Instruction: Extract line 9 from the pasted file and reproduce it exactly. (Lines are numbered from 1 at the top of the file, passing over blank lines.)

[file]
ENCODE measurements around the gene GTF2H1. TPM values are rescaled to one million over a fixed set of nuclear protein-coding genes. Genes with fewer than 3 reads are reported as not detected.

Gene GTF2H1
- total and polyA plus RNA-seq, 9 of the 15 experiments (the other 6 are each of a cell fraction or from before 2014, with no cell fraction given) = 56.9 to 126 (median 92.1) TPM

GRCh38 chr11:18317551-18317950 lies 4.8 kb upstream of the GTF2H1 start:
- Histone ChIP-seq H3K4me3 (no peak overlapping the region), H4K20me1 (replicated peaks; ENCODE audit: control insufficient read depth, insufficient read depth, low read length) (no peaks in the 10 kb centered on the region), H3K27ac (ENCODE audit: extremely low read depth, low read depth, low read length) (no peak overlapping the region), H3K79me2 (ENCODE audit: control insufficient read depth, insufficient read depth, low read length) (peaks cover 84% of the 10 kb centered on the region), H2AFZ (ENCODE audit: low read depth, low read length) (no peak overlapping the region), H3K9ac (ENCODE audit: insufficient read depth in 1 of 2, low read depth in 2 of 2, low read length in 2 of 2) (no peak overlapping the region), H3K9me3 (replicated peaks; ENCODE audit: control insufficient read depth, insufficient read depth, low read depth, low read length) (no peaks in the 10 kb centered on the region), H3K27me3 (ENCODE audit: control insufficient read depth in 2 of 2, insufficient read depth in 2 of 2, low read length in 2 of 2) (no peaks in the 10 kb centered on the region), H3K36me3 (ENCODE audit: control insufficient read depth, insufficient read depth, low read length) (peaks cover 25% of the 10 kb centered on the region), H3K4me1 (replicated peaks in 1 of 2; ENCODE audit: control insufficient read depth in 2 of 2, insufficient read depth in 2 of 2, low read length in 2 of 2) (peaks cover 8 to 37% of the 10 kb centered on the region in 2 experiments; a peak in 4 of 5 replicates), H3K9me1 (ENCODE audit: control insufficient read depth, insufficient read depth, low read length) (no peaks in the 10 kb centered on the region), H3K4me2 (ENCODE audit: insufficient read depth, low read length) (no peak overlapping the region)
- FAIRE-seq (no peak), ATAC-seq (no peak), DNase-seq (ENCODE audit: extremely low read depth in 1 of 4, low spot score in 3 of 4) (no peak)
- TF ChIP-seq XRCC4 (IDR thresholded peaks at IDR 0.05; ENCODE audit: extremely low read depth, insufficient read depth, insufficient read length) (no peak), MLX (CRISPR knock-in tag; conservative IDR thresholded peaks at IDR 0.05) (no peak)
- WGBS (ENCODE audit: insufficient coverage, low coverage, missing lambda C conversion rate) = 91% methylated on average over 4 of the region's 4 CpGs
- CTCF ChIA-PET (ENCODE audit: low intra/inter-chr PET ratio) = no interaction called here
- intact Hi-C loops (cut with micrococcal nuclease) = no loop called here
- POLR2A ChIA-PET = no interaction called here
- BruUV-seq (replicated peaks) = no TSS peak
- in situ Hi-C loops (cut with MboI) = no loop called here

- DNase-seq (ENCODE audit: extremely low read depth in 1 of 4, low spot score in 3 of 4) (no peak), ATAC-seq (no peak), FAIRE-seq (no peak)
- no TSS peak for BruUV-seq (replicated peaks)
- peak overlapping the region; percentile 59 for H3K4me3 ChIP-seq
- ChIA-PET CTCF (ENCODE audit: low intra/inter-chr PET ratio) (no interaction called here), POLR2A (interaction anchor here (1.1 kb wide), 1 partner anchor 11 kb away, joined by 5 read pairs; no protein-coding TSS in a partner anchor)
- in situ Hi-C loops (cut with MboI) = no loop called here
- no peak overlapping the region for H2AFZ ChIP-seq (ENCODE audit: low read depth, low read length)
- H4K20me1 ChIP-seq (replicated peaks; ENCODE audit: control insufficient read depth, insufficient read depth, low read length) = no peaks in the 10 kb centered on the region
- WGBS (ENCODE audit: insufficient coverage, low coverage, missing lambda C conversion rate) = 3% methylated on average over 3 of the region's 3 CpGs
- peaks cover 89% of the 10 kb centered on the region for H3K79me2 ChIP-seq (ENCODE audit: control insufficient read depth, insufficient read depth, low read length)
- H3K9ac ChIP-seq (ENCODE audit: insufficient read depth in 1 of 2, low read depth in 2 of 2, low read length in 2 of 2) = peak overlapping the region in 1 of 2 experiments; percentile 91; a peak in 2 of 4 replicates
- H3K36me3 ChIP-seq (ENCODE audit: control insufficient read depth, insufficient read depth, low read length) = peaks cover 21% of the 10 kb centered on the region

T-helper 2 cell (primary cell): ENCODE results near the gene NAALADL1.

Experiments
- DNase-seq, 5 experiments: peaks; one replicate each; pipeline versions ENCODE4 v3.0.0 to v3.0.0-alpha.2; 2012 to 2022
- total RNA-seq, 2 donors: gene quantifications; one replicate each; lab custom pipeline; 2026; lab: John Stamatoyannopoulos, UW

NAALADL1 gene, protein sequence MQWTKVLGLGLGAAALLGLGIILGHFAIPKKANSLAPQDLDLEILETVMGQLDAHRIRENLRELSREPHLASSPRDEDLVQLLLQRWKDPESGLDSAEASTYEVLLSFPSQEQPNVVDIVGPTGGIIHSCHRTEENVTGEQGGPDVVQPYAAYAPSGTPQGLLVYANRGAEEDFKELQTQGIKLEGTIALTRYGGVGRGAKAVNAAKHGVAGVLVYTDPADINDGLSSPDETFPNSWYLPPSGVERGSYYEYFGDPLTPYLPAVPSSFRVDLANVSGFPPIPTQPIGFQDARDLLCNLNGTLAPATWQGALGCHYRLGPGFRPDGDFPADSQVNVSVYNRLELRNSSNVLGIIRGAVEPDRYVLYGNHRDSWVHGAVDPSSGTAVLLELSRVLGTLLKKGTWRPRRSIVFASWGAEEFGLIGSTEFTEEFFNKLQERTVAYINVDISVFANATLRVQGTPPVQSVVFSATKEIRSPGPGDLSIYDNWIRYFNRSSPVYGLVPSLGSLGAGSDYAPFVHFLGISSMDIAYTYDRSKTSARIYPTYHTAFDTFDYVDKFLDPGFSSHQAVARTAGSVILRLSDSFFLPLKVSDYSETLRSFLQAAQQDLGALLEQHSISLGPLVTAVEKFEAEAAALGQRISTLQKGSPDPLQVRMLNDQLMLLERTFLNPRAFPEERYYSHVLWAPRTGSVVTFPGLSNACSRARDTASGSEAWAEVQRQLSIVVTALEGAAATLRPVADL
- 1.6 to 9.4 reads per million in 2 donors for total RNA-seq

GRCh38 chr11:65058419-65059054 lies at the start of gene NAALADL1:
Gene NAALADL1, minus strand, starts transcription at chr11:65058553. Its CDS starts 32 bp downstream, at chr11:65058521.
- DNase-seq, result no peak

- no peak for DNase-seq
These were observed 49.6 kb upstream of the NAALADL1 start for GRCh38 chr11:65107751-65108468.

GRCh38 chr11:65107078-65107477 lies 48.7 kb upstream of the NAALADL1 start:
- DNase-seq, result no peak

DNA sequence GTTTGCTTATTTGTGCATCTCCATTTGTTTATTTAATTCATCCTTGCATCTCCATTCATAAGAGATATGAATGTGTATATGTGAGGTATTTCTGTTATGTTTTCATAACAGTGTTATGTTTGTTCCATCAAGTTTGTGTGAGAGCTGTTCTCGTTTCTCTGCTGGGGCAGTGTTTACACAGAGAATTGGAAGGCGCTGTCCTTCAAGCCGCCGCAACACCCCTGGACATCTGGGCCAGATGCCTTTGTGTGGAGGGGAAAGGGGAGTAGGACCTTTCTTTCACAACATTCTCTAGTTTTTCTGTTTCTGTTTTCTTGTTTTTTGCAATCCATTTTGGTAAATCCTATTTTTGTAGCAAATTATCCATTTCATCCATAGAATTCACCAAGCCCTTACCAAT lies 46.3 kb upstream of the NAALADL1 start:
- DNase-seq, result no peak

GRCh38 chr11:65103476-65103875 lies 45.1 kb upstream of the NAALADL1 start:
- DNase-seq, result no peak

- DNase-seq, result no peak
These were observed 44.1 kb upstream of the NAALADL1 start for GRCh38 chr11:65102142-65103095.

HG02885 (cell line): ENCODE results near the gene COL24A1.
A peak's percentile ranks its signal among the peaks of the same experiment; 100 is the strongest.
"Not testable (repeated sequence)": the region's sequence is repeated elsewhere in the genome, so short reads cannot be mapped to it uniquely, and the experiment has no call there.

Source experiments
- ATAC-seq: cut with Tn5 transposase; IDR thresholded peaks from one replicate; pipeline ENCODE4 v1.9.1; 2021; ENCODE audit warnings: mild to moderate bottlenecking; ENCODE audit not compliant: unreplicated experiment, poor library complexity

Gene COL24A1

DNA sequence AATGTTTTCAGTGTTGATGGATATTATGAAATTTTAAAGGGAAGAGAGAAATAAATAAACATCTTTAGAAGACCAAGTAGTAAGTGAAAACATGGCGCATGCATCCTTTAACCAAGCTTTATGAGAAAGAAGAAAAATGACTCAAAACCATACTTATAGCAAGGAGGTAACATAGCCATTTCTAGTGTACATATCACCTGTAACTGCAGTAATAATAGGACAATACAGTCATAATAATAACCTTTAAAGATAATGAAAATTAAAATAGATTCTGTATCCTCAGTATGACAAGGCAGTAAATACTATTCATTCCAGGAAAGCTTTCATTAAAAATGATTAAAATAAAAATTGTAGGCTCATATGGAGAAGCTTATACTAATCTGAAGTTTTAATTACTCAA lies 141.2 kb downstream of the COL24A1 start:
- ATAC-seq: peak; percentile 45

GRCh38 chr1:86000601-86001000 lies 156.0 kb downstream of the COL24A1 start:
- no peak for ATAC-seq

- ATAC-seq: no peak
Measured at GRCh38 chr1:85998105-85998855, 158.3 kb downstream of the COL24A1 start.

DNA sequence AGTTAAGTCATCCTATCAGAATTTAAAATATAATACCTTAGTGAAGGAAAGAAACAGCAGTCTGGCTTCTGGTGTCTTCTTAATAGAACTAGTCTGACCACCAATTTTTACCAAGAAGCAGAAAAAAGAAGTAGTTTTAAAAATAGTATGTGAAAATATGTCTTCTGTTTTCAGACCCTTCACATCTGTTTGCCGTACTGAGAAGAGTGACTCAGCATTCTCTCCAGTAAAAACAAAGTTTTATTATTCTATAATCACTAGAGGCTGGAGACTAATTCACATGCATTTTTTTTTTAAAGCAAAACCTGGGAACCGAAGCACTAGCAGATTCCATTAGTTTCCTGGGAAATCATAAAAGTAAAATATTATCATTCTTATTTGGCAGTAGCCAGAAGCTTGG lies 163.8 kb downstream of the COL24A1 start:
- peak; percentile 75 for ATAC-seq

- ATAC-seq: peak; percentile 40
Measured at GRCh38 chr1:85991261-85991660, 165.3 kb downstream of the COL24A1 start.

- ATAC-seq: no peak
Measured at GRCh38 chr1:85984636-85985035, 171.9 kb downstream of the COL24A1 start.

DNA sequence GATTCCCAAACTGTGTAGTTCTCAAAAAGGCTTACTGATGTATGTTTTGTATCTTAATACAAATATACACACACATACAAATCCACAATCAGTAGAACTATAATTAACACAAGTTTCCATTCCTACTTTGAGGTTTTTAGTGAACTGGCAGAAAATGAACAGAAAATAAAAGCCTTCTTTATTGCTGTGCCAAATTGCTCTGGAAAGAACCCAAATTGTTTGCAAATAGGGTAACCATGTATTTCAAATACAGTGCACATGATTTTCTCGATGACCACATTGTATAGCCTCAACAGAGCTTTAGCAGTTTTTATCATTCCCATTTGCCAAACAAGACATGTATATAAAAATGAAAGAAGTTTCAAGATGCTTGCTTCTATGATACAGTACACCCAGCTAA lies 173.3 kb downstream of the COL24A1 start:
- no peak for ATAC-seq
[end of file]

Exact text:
- CTCF ChIA-PET (ENCODE audit: low intra/inter-chr PET ratio) = no interaction called here